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  • As the wife of a beneficiary of his Moms trust estate, if the trust is transferred into an llc -what happens if my husband die

    The llc would be in the 3 beficiaries names(2 brothers & 1 sister who is trustee)- And what are the sisters duties as successor trustee re: monthly accounting of bank accts, etc. The llc would be made up of rental properties.

    Steven’s Answer

    • Selected as best answer

    I'm a little confused by your question where you state "...if the trust is transferred into an llc." What is more likely is that the real estate (not the trust) will be transferred to the llc. Assuming this is the case, and your husband becomes a co-member of the llc, upon his passing his membership interest will likely flow in accordance with his will or living trust. Successor trustee duties are too numerous to detail here but there is a fiduciary duty owed by the successor trustee to the trust beneficiaries to act only in the best interests of the beneficiaries. I strongly suggest your husband seek legal counsel to assure his interests are protected and that the successor trustee performs all required duties.

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  • If I apply a lien against my Brother's house, if something happens to them, will it still be valid?

    The house has a living trust applied for their Daughter. They owe me $50,000.00. They have only a first mortgage, and have over $100,000 equity in their home. They will agree to the lien, but my question is, if something happens to them, will m...

    Steven’s Answer

    The simplest and straight forward manner of securing the $50,000 obligation is for your brother (and any other co-owner) to prepare and sign a deed of trust in your favor upon the property in question. This will assure that you will retain a security interest upon the real estate no matter who or when anyone passes away. The short answer to your question: YES, the lien will remain valid if "...something happens to them..." I suggest you seek legal counsel to assure the lien is properly crafted and recorded.

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  • Can the terms of my promissory note held in my father's trust be changed by a trust provision of which I was not aware?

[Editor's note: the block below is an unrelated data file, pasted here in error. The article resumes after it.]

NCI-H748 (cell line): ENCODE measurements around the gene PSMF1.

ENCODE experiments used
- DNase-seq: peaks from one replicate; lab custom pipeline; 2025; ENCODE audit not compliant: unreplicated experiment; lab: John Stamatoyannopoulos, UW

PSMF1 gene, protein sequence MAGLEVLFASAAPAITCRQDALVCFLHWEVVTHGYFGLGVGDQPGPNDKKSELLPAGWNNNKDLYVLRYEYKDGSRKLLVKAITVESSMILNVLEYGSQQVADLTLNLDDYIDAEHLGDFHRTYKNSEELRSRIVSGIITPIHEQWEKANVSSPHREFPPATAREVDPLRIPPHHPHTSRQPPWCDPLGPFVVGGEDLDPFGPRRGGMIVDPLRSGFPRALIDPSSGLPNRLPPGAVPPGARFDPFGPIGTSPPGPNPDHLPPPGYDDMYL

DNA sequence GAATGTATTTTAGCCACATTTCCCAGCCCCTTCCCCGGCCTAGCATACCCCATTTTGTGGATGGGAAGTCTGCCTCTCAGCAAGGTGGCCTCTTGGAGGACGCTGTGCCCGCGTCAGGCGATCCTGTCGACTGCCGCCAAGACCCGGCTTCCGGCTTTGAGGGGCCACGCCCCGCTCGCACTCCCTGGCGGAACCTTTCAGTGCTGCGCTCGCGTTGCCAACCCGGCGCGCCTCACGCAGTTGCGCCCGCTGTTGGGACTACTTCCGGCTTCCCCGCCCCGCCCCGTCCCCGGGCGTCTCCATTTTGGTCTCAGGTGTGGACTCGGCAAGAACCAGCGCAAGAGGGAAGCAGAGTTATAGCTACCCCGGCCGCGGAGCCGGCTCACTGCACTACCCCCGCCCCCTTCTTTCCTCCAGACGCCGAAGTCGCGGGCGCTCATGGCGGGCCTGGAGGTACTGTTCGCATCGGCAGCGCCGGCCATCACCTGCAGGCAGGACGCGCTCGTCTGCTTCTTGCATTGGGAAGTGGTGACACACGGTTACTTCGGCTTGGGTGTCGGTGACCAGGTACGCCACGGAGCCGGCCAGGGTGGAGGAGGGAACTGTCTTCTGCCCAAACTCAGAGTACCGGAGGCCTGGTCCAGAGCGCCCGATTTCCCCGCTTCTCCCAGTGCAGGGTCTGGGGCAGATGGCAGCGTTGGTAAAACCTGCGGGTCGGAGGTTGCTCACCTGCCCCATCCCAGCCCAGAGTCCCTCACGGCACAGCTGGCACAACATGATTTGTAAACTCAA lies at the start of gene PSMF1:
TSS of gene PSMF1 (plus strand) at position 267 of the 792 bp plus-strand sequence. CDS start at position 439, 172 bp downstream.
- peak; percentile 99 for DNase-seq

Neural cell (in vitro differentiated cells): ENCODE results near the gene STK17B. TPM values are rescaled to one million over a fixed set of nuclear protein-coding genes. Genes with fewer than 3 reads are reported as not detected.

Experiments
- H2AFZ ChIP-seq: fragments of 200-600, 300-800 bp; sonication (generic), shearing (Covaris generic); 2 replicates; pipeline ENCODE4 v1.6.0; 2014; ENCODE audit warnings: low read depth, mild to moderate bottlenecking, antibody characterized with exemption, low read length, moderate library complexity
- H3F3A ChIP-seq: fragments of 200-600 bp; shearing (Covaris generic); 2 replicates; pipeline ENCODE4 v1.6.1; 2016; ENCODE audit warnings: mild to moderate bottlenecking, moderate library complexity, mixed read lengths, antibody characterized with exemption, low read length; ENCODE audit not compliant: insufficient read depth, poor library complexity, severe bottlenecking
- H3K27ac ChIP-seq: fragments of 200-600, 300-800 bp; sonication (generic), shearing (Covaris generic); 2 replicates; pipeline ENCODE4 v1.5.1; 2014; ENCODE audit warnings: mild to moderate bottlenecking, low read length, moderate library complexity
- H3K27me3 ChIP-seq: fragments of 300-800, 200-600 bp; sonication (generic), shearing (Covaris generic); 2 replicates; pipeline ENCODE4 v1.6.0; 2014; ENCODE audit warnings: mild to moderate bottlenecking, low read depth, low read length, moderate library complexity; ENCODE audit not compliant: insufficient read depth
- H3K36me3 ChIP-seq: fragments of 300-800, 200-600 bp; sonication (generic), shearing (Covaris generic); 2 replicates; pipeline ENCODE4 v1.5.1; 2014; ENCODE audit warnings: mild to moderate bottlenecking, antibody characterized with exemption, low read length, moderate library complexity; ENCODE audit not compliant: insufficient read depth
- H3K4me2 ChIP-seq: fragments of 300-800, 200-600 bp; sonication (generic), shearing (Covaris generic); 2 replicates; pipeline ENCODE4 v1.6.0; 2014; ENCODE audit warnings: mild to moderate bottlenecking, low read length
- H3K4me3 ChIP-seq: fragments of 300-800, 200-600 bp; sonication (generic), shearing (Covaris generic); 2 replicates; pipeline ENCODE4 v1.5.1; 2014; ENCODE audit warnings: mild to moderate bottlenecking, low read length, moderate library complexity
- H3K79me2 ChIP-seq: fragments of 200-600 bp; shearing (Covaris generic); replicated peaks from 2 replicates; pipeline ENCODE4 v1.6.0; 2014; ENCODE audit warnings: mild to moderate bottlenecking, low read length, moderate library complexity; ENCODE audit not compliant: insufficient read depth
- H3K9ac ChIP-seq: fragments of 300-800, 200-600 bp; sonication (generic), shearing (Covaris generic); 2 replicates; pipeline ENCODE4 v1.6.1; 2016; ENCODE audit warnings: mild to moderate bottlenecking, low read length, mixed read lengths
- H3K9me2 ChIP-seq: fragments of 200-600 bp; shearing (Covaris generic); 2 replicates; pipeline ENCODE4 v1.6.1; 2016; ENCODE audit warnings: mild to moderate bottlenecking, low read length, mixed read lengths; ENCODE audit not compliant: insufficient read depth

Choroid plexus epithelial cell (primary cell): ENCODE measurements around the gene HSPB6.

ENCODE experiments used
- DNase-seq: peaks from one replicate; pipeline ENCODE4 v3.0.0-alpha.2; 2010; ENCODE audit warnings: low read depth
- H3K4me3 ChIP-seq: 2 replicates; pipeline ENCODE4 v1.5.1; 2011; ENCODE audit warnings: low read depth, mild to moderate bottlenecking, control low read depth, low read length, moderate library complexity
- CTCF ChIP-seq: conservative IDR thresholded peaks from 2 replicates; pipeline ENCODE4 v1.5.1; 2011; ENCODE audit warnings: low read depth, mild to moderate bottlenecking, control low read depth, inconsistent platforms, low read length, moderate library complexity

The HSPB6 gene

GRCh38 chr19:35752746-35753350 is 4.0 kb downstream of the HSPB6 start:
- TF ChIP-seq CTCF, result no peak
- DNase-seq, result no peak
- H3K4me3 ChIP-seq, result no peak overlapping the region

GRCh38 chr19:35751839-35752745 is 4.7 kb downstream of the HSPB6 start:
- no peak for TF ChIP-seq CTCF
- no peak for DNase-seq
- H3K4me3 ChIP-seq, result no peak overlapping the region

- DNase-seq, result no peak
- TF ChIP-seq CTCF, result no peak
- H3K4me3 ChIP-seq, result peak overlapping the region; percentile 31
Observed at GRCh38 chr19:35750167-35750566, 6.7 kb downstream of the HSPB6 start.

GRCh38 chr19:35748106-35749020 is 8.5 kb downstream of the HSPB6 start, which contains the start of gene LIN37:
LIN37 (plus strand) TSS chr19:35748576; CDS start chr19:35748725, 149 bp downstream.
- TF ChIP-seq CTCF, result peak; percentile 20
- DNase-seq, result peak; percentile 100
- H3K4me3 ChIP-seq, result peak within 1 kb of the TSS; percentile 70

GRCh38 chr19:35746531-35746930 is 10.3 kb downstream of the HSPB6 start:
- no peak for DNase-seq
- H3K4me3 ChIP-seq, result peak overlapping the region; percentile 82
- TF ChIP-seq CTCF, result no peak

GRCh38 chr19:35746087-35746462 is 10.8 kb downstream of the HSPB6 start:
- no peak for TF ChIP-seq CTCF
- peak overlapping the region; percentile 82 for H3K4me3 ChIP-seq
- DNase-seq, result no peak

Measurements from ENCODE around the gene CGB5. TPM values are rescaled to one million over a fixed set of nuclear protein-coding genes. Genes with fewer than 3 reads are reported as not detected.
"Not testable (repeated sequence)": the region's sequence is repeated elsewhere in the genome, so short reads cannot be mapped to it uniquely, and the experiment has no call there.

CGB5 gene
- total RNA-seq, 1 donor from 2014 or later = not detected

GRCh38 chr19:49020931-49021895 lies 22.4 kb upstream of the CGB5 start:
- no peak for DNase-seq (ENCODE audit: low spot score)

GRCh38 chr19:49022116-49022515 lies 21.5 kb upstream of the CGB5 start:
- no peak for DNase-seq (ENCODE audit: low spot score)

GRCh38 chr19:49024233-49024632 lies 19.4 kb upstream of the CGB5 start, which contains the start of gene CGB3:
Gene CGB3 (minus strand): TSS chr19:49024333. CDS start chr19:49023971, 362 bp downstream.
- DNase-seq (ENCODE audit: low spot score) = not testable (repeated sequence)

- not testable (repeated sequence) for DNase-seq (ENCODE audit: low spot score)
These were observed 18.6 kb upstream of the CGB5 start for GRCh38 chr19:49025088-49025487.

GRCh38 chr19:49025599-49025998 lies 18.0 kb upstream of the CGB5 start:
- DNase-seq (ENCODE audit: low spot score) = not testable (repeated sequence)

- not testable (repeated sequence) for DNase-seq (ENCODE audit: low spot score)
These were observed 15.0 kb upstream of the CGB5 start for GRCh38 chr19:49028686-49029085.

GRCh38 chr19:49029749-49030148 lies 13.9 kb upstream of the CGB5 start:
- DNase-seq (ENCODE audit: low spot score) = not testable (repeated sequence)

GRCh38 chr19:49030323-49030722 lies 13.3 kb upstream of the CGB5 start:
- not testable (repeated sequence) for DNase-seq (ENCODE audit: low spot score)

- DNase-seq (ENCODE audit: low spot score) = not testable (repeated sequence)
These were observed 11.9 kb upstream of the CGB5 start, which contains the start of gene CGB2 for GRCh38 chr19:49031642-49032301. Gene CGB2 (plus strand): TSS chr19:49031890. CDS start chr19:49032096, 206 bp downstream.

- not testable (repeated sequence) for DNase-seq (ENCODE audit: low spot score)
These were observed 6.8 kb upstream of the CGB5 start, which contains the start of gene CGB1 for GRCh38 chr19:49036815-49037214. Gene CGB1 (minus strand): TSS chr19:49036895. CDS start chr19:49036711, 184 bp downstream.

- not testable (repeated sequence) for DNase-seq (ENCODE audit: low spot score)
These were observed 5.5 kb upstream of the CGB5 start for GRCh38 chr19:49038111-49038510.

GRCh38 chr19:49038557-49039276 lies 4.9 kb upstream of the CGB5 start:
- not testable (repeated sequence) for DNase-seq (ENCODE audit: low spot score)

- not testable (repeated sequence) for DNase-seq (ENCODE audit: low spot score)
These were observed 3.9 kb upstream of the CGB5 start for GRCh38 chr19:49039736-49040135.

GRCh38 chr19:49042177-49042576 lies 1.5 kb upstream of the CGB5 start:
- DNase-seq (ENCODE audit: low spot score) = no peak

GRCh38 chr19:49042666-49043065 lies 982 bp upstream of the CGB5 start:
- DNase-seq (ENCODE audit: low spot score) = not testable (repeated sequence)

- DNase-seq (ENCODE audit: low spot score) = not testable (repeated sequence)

My recently deceased father issued a principal/interest promissory note to me to purchase a home in 2003. The maturity was "until the principal and interest were paid off". He then amended his trust stating the amount equal to the interest paid...

    Steven’s Answer

    When your father "issued" the promissory note, I'm going to assume it was in writing and that you signed it. As such, it cannot be unilaterally amended. Both sides to this contract/note must agree for it to be modified. His forgiveness of interest and principal reduction could be argued to be a testamentary gift; or conversely a unilateral unconsented to act. This change attempt would follow the same logic. Much would depend upon the actual terms of the original promissory note that you presumably signed. From what you've suggested however, I would argue the original note stands. I'd need more input for a more definitive answer. Hope that helps.

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  • The broker failed to disclose to me that the other Trustee's brokerage account was the payee on several "investments".

    The other Trustee was not a beneficiary of the Trust, only a family friend appointed by my deceased parents as a Trustee. The money for these supposed investments was transferred from the family trust account into this non-beneficiary Trustee's p...

    Steven’s Answer

    Though your fact statement does not provide enough info, before you assume malfeasance or breach of duty, you must review the trust document and seek an explanation from the prior trustee. Most trust documents provide for "reasonable" compensation for trustee services; the transfers could be just that. Do not just to conclusions; I would however seek clarification as suggested.

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  • My dad died, had living trust, still owes on house and is behind 2 payments, do I have to Pay. What do I tell the bank

    My dad died, he had a living trust, still owes on house, which goes to me and sister. Payment is behind 2 months, what should i tell the bank. Do I still pay

    Steven’s Answer

    Inform the bank of your father's passing. That might buy you some time. As for whether you should make the payments, this question must be asked and answered within the context of the bigger picture. Is there equity in the property? Are their other assets that might be affected? Was the loan in question purchase money or a refinance? Would it make sense to consider a work out or short sale? Unfortunately there is no easy answer to your question and I would suggest you immediately seek competent trust administration counsel to assist you in this situation.